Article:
Our gracious home for 12 days, the Amadeus Royal was a welcome sight after daily excursions ashore. Alison Gardner
By Alison Gardner, Editor
Travel with a Challenge
Looking at a map of Continental Europe, it is hard to imagine the possibility of navigating any decent-size passenger vessel from the North Sea to the Black Sea. But thanks to a piece of engineering magic completed in 1992, I was able to experience more than half of this picturesque waterway that showcases such a wealth of European history and culture. In a leisurely 12 days on the water with plenty of time to step ashore and explore new destinations each day, I sailed several of the continent’s great rivers and its most modern, complex canal from Amsterdam to Vienna aboard the 150-passenger Amadeus Royal.
On the Main River, Wuerzburg proudly showcased its stunning Gothic and Baroque architecture. Alison Gardner
Taking advantage of a rare springtime window when river levels and lock traffic make such an epic journey practical or even possible, Canadian-Austrian tour company, Special Travel International, www.sticanada.com, booked the entire ship 18 months in advance for this extended voyage on the Rhine, Main and Danube rivers. We were mainly Canadians along with two dozen Austrians who spontaneously added their own rich traditional singing and accordion accompaniment to the mix!
Launched in 2005, the 110-meter/361-foot Amadeus Royal quickly became our comfortable home base for daily town and countryside excursions. Built deliberately low to slide neatly under numerous medieval stone bridges and lock barriers, it still offered three decks of spacious, elegantly-furnished staterooms, all equal in size and furnishing. The only differences in the rooms are the price as you move higher and the windows (from large portholes on the Hayden deck to cabin-width picture windows on Strauss deck to walls of glass and French doors on the topmost Mozart deck).
Staterooms on three decks were roomy and finely furnished. Alison Gardner
With suitcases unpacked into wardrobes and drawers, gourmet dining treats from breakfast to dinner, and every need catered to by an entertaining and attentive Austrian and Eastern European staff, we soon fell into the rhythm of shipboard travel, but without that sense of disengagement from the destination that so often accompanies larger ship voyages. The fact that anywhere on the vessel you could practically reach out and touch bridges, castles, sheep grazing near the water’s edge, and people fishing along the banks, kept us thoroughly connected to the surroundings. Sometimes we sailed through the night; sometimes we tied up opposite a farmer’s field or at an historic town dock. The three captains exercised a lot of discretion in their daily decisions.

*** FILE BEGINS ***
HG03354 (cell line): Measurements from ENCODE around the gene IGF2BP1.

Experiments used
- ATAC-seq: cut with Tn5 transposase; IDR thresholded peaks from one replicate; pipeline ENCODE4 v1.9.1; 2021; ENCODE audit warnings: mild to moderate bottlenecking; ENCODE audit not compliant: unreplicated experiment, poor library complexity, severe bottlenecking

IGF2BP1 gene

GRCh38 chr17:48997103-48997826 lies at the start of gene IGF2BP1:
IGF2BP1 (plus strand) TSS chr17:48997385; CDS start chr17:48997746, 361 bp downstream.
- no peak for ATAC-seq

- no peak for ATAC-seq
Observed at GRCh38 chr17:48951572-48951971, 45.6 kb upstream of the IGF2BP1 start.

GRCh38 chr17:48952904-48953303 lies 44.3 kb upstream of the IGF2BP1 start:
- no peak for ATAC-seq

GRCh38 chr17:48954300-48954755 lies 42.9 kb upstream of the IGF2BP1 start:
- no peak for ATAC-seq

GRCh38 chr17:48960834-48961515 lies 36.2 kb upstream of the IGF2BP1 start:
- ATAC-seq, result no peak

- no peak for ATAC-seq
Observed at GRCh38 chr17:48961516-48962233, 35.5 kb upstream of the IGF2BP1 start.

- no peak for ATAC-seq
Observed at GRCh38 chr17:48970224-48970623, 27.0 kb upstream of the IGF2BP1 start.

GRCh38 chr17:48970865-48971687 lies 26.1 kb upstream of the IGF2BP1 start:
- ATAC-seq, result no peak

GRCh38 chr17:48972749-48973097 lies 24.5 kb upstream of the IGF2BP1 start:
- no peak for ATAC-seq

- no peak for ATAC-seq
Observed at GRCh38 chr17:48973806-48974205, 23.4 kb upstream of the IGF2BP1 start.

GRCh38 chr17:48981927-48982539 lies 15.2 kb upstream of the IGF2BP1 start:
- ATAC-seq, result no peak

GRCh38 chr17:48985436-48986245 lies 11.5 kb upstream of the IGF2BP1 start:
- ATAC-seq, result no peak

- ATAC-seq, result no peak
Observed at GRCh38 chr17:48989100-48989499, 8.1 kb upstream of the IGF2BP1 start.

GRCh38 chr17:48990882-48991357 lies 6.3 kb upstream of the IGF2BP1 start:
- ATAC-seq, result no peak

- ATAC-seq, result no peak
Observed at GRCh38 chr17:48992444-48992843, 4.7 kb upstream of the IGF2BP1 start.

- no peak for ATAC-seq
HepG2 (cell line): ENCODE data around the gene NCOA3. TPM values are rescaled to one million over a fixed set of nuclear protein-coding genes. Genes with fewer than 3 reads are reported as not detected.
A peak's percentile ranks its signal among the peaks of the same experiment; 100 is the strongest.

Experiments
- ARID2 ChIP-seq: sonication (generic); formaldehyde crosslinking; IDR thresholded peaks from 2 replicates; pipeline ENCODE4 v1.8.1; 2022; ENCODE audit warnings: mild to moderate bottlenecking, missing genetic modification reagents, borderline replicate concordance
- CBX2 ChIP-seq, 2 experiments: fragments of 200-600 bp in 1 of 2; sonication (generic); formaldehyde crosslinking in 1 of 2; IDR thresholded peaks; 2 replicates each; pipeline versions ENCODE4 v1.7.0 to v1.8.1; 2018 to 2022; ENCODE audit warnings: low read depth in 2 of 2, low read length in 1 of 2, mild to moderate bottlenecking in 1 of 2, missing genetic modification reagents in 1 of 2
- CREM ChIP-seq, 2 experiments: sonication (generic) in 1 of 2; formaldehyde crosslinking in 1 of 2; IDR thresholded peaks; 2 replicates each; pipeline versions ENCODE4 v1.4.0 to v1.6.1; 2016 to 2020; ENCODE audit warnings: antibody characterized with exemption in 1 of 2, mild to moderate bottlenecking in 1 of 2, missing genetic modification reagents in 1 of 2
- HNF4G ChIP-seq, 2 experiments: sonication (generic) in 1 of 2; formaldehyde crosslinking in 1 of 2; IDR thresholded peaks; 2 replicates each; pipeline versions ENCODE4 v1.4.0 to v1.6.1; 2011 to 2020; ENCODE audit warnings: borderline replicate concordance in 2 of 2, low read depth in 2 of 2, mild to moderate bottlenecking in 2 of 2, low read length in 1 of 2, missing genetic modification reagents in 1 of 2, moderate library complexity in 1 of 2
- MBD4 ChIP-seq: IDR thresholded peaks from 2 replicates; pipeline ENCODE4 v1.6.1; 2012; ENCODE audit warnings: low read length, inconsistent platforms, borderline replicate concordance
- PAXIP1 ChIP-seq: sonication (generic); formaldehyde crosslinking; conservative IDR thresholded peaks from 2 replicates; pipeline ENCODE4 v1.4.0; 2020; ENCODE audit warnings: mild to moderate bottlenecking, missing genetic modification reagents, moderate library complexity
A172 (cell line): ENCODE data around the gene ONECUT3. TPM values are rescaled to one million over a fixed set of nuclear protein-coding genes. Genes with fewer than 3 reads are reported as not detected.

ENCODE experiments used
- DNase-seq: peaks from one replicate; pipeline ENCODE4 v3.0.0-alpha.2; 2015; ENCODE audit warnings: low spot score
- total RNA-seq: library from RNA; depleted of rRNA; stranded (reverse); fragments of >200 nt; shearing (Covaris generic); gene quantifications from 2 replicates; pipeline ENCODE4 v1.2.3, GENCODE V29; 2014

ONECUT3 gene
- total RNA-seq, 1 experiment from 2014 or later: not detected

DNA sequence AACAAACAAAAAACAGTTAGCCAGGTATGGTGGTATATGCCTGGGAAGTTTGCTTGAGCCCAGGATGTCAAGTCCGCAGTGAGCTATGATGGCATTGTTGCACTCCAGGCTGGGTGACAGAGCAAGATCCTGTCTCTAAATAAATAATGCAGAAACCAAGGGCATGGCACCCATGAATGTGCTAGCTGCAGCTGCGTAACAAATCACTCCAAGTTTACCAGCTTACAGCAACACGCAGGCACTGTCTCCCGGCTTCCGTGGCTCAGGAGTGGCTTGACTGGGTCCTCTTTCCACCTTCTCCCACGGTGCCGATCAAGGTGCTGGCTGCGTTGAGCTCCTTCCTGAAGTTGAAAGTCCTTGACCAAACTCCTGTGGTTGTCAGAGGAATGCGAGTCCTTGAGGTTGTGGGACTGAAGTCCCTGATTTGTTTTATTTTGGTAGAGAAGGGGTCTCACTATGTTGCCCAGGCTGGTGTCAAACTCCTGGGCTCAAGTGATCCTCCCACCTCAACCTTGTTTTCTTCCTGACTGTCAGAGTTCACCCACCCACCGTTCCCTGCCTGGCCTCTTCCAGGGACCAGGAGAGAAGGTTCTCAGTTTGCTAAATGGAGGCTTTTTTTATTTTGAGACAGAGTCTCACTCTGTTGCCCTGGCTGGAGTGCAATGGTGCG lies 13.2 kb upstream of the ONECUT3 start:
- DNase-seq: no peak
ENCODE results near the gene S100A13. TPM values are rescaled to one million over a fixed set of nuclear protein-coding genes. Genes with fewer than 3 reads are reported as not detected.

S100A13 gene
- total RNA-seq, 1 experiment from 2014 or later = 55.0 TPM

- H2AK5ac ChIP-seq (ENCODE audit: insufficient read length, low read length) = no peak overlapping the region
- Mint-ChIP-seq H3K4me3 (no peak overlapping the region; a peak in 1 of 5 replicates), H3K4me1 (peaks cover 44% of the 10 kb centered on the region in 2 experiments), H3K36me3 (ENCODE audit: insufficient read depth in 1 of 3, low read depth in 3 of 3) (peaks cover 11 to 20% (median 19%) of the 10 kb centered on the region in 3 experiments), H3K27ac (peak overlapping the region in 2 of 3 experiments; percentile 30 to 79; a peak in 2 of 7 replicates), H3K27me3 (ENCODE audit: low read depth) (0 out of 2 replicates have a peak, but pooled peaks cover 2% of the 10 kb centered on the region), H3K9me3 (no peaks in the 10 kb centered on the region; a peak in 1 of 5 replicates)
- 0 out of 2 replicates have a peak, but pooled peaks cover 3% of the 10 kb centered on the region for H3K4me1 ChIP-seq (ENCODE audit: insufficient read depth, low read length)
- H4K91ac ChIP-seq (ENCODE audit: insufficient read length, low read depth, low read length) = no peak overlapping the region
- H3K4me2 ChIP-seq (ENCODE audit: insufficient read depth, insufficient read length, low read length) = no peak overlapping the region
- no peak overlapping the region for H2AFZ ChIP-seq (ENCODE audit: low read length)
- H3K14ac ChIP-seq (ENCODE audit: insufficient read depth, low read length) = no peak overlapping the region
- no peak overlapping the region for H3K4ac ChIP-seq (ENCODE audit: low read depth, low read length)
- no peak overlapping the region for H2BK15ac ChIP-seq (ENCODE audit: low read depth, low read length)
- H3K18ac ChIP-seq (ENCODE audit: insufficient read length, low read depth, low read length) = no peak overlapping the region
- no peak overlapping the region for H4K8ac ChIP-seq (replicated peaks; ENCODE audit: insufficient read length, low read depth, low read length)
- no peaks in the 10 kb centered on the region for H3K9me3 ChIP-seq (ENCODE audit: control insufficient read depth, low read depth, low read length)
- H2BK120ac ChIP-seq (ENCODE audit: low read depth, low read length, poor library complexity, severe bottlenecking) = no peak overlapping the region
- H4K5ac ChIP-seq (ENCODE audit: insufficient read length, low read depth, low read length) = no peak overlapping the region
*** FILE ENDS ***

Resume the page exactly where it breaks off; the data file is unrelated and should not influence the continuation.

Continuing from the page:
Meals were a highlight of each day, with breakfast and lunch served buffet-style and dinner an elegant full-service treat. Alison Gardner
Whether cruising through Franconian and Bavarian Germany or through western Austria, we awoke each day to a fresh city, town or village to explore on foot or by bus. You could do this independently or with knowledgeable local guides on pre-booked morning or afternoon excursions. Any presumption that, after a few days, one medieval town would look and feel much like the next was quickly set aside by the distinctive personalities, colorful histories, and architectural signatures.
Each town or village on the route had its own personality and distinctive history. Above: Rothenburg by evening. Below: Miltenberg by day. STI Canada; Alison Gardner
On our trip, one great grandmother had last traveled to Cologne in her late teens immediately after World War II as part of a British ballet company that quite literally performed amidst the bombed devastation. She was deeply moved by the perfectly restored city that greeted her on her return visit. For many of us who associated Nuremburg exclusively with modern Nazi history and the post-war Nuremburg trials, we were surprised to discover how ancient and rich is this city’s history, showcasing many centuries of settlement before Adolf Hitler adopted it as a favored place for his largest rallies.
We witnessed visible evidence of conquering and re-conquering in centuries and millennia past as well as more contemporary catastrophes, including tales of spectacular floods in the 21st century that have sometimes inundated beautiful towns up to the second floor of many buildings before receding into springtime tranquility along the natural shoreline. Over pre-dinner drinks in the ship’s comfortable lounge, we each put forward our candidates for most interesting excursions on the journey thus far, only to find them displaced by the next day’s equally-intriguing and original offering.